LVUC has more information on the history of the practice and how one can meditate in the labyrinth on their website. Traditionally, the labyrinth is walked slowly at the pace you need in order to be reflective. Mentally it is approached in four steps:

  • Remembering – Acknowledge the people and things you are thankful for; be grateful to yourself for taking this time out, and your feet for getting you to the labyrinth.
  • Releasing – Let go of the negative, and the chatter that busies our minds, open yourself
  • Receiving – During the walk open yourself to the guidance, interior silence, peace, or a creative idea; whatever it is your soul chooses to nourish itself, however unexpected this may be.
  • Return – as you exit the labyrinth honour your insights and try to find space for them in world.

“I would love to see people have that time for peace,” said Karpoff. “It doesn’t necessary take a lot of time to do a spiritual practice. It is a simple as sitting and being or walking and being. If all you have is 20 minutes you can walk the labyrinth.”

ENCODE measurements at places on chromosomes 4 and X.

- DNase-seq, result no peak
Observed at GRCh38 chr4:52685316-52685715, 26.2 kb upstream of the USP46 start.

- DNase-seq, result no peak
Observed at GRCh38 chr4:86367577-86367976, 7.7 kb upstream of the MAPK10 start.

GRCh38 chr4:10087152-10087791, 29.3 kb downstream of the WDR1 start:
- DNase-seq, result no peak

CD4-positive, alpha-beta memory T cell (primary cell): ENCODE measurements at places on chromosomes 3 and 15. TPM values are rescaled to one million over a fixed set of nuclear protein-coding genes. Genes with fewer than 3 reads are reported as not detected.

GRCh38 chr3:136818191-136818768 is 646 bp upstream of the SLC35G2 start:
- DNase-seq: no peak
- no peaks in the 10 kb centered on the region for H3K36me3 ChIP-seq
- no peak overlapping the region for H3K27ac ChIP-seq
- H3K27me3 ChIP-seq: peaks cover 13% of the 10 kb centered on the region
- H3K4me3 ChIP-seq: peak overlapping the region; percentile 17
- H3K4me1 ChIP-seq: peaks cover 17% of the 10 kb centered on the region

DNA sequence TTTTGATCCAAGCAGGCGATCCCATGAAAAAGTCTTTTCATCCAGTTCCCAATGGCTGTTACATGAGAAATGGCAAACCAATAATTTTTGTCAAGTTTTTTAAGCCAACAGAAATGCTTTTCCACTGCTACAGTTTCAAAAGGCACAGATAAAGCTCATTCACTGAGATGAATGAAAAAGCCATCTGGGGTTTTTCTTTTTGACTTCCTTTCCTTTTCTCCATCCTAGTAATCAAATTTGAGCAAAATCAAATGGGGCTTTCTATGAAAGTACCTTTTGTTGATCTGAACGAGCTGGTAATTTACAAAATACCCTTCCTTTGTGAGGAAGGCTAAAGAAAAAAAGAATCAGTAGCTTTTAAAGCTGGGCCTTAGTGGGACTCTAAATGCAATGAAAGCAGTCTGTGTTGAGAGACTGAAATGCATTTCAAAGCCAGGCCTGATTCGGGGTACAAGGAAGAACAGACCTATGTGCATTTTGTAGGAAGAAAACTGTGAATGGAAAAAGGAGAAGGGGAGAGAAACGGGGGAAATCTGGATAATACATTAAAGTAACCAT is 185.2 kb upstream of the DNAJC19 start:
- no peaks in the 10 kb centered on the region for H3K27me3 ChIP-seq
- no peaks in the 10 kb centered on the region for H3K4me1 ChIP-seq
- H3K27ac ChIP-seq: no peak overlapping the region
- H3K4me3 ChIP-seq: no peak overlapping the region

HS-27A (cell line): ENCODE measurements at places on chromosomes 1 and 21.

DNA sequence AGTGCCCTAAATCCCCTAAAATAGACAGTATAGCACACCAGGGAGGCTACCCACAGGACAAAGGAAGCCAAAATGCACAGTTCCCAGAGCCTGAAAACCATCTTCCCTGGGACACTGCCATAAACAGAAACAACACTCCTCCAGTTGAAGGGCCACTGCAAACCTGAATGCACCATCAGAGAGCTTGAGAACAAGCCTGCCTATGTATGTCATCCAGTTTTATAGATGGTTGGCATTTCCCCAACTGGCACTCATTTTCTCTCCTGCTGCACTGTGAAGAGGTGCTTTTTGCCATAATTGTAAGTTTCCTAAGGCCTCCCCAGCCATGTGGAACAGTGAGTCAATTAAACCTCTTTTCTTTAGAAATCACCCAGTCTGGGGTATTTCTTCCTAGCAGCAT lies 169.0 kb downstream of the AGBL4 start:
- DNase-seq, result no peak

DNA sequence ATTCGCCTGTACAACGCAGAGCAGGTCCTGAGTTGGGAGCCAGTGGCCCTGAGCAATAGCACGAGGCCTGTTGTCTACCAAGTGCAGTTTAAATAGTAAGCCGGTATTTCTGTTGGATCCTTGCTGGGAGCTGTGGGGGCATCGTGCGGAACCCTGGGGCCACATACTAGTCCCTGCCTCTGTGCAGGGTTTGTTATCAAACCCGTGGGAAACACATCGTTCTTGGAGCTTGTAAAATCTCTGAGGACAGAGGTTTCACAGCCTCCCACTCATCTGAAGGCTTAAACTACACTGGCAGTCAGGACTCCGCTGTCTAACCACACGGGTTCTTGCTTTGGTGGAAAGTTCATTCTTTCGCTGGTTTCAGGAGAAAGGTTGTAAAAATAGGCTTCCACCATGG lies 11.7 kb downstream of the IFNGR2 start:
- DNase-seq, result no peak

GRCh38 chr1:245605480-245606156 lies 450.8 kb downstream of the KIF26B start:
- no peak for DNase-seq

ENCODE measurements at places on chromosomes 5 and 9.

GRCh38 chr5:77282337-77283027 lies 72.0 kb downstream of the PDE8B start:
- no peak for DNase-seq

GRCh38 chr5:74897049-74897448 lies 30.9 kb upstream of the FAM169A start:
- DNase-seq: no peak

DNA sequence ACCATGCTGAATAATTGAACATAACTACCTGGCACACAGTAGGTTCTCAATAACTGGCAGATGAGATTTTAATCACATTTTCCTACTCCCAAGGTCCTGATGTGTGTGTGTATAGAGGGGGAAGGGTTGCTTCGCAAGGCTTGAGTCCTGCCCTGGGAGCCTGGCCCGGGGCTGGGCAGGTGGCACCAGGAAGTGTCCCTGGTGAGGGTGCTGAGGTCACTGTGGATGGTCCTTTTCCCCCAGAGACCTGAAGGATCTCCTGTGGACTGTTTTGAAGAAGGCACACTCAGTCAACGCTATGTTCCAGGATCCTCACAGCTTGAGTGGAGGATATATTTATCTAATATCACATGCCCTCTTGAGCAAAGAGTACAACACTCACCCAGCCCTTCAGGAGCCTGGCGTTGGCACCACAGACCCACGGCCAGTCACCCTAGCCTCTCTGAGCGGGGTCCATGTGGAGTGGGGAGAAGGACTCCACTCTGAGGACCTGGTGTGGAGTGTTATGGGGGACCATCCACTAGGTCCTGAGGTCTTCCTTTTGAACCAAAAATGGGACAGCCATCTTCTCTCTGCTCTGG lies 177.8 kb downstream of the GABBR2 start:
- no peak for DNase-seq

There is more information on hand at the church on the labyrinth and how it is used and staff are happy to answer any questions labyrinth walkers may have.

“At Lynn Valley United Church we want people feel comfortable to come and be,” said Karpoff. “Some come and walk the labyrinth and go. Others come and connect and talk – that can be simple chit chat or deeper conversation.”


Special walks throughout the month:


LabyrinthFirst Wednesday – 1:30 to 2:30 p.m. – Walk with hymns and sacred music played on the piano.

Second Wednesday – 9 a.m. – Parents are encouraged to stop by for self-care after dropping children off at school.

Third Wednesday – 7 to 9 p.m. – Walk with contemplative music.

Fourth Wednesday – 4:45 p.m. onwards – Walk the labyrinth during Mid-Week Moments, an event for families of all shapes and sizes that integrates a shared meal, gathering for all-ages community worship and activities to stimulate spiritual connection, reflection and curiosity… which includes a playful and exuberant exploration of the labyrinth!

For more information reach out to Lynn Valley United Church at 604-987-2114.